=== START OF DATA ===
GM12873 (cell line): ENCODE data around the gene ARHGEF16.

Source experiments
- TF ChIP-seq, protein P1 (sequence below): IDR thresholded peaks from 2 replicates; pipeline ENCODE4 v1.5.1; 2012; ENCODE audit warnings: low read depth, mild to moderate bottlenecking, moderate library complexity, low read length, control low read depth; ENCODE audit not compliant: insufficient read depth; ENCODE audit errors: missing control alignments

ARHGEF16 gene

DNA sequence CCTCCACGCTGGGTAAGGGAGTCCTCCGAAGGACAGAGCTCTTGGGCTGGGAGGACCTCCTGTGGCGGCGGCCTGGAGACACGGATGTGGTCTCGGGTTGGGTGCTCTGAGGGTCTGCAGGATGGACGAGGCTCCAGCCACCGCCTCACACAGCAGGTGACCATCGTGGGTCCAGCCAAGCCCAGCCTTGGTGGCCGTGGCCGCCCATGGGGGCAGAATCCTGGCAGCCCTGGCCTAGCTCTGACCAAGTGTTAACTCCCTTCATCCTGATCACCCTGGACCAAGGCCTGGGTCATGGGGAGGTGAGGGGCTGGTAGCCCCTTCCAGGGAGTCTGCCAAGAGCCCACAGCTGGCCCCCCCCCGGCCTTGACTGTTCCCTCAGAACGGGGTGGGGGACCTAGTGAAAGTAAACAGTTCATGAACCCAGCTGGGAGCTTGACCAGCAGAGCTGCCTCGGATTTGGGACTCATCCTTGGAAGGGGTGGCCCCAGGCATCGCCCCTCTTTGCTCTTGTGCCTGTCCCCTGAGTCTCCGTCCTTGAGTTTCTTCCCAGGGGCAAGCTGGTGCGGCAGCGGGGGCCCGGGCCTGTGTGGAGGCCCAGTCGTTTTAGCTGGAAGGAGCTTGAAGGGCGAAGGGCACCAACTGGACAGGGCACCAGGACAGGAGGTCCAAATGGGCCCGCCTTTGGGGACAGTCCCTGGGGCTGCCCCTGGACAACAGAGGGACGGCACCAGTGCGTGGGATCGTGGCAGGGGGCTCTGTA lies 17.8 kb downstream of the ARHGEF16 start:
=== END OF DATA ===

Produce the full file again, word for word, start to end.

GM12873 (cell line): ENCODE data around the gene ARHGEF16.

Source experiments
- TF ChIP-seq, protein P1 (sequence below): IDR thresholded peaks from 2 replicates; pipeline ENCODE4 v1.5.1; 2012; ENCODE audit warnings: low read depth, mild to moderate bottlenecking, moderate library complexity, low read length, control low read depth; ENCODE audit not compliant: insufficient read depth; ENCODE audit errors: missing control alignments

ARHGEF16 gene

DNA sequence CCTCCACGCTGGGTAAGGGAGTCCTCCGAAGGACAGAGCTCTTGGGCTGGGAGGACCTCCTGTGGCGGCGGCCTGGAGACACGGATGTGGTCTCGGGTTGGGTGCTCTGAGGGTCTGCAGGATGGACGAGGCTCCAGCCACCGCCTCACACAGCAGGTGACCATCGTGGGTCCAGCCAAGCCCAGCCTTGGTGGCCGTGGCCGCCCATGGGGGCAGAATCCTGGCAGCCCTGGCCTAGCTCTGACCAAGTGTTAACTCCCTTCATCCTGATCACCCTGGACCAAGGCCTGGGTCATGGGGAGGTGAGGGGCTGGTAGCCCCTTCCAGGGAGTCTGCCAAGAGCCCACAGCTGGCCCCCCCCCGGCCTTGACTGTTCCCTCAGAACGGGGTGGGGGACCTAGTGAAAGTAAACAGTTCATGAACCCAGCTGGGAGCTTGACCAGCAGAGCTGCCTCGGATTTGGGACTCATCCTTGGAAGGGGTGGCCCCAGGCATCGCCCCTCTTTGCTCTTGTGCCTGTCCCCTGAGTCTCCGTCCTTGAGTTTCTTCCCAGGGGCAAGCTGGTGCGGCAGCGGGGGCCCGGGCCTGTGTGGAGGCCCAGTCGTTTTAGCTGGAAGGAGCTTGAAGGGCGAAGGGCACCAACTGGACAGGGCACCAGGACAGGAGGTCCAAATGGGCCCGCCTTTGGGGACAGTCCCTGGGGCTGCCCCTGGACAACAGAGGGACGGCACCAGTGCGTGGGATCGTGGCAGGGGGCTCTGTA lies 17.8 kb downstream of the ARHGEF16 start: